Sofidel and WaterAid


For Sofidel, sustainability is a fundamental element of the process of creating value.

Indeed, only through a socially and environmentally sustainable development strategy one can think of long-term development that can generate long-lasting benefits for all stakeholders and for the environment.

Sofidel works with WWF both at an Italian and international level as an active member of the WWF Climate Savers programme, which brings together companies that voluntarily commit to reduce the emission of climate-altering gases into the atmosphere.

For Sofidel, is part of this context also the importance of protecting water resources to guarantee not only everyone’s life, but also its business. For these reasons Sofidel implemented policies for a more efficient use of water and to recycle waste water.


Through this new partnership, Sofidel is committing to a more general task of raising awareness among its stakeholders and supporting projects that aim to ensure access to water and the availability of better toilets, sanitation and levels of hygiene, in the developing countries where the organisation operates.

Access to water and the widespread provision of sanitation and hygiene services are essential factors in ensuring good health, nutrition, women’s empowerment, education and the development of decent housing and successful urban planning.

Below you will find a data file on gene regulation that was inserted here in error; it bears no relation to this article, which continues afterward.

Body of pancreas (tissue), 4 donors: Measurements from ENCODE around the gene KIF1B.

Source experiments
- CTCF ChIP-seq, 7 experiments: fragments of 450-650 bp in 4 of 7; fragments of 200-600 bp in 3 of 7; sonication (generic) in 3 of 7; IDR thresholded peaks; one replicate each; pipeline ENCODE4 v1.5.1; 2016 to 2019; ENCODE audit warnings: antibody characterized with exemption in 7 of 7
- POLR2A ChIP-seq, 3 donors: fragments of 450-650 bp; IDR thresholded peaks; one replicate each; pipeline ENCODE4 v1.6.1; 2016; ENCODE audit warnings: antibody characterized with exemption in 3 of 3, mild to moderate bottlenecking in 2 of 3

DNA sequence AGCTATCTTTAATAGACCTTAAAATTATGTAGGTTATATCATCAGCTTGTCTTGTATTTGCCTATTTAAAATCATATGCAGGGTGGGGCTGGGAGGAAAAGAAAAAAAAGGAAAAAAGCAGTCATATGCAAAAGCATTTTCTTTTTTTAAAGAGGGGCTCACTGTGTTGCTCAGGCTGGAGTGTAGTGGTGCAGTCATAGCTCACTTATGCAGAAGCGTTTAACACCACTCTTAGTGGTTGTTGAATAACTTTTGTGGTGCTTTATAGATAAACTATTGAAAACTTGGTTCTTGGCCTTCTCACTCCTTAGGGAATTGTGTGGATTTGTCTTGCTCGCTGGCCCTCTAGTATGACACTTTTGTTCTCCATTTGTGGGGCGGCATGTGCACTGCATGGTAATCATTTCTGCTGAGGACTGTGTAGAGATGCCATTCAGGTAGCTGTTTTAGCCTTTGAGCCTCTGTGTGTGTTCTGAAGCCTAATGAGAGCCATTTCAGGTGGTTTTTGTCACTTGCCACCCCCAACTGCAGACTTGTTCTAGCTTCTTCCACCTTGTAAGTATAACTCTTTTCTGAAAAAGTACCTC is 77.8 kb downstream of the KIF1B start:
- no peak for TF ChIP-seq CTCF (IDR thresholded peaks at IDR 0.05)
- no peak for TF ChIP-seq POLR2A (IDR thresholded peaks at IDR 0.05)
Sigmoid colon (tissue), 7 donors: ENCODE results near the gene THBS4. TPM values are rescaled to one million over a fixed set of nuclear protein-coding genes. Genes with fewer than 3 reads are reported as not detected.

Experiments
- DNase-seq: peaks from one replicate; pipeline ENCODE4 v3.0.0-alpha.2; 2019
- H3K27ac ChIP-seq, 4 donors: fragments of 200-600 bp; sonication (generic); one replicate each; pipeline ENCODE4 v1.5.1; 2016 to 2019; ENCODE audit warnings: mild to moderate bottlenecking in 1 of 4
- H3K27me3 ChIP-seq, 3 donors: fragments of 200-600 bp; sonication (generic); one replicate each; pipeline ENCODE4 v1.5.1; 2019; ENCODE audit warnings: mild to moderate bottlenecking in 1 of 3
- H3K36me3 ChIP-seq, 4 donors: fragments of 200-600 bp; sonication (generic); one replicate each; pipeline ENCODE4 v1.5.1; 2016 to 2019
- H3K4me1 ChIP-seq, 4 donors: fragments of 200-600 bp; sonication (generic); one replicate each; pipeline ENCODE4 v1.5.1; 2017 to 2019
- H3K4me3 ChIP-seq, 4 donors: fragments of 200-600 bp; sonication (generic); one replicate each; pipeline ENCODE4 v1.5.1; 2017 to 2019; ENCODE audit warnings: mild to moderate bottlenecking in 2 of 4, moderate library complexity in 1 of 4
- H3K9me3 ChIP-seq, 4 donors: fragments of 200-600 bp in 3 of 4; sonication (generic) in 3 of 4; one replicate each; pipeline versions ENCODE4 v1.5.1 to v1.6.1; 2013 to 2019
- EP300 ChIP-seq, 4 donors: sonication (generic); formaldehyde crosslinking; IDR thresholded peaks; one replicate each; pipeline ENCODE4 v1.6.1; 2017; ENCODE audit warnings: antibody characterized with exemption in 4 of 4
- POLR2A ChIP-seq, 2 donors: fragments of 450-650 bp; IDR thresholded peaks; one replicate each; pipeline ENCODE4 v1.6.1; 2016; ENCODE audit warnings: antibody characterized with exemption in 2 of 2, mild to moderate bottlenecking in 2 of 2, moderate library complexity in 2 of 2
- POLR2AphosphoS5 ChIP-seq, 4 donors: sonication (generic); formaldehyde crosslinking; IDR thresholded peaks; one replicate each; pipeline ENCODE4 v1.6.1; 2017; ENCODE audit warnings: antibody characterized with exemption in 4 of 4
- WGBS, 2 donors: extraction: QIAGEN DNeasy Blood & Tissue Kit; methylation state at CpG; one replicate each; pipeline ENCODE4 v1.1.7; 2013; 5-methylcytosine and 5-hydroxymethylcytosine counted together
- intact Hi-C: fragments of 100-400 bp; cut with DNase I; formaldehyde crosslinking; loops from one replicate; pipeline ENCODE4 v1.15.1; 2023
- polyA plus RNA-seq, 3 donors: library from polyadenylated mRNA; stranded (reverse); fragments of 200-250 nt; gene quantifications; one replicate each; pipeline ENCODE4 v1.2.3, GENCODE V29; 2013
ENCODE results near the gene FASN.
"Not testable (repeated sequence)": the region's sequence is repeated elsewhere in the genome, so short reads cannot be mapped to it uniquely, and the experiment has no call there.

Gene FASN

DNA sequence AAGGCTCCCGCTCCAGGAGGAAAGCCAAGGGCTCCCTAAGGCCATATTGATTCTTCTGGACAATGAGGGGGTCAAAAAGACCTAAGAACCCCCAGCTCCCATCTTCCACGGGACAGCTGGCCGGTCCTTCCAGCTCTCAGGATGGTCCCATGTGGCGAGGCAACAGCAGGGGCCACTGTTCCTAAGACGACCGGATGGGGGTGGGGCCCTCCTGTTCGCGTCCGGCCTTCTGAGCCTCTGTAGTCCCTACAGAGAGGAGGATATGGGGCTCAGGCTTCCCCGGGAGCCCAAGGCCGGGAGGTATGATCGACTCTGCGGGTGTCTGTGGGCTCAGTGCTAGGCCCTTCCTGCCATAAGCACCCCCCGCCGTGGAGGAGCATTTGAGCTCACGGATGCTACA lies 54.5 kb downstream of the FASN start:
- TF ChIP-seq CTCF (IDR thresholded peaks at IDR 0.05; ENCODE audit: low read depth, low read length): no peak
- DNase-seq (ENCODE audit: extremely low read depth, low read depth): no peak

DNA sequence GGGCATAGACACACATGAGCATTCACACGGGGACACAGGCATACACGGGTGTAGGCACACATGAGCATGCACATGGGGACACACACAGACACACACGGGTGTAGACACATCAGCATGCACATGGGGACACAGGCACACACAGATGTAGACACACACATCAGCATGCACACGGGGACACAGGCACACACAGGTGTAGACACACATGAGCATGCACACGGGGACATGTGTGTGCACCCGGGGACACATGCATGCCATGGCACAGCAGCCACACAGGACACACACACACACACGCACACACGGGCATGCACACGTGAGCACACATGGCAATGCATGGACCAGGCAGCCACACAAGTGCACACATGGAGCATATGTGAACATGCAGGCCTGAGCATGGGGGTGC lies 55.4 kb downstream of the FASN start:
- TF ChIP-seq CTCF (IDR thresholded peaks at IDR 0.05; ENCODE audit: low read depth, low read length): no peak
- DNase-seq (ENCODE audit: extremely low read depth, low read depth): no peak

Sofidel, whose products aim at ensuring hygiene and comfort in everyday life,  believes strongly in the importance of hygiene and the availability of good sanitation to promote health and protect the dignity of people.



WaterAid is a non-governmental organisation founded in 1981 in the United Kingdom, and since then it has given 25 million people access to drinking water and provided sanitation and hygiene for 24 million people and works in 37 countries across Africa, Asia, Latin America and the Pacific Region.

Today, more than 650 million people worldwide still don’t have access to sources of clean water, while 2.4 billion people can’t count on adequate sanitation or hygiene. Around 900 children every day (315,000 every year) die due to diseases that can be linked to a lack of drinking water and sanitation.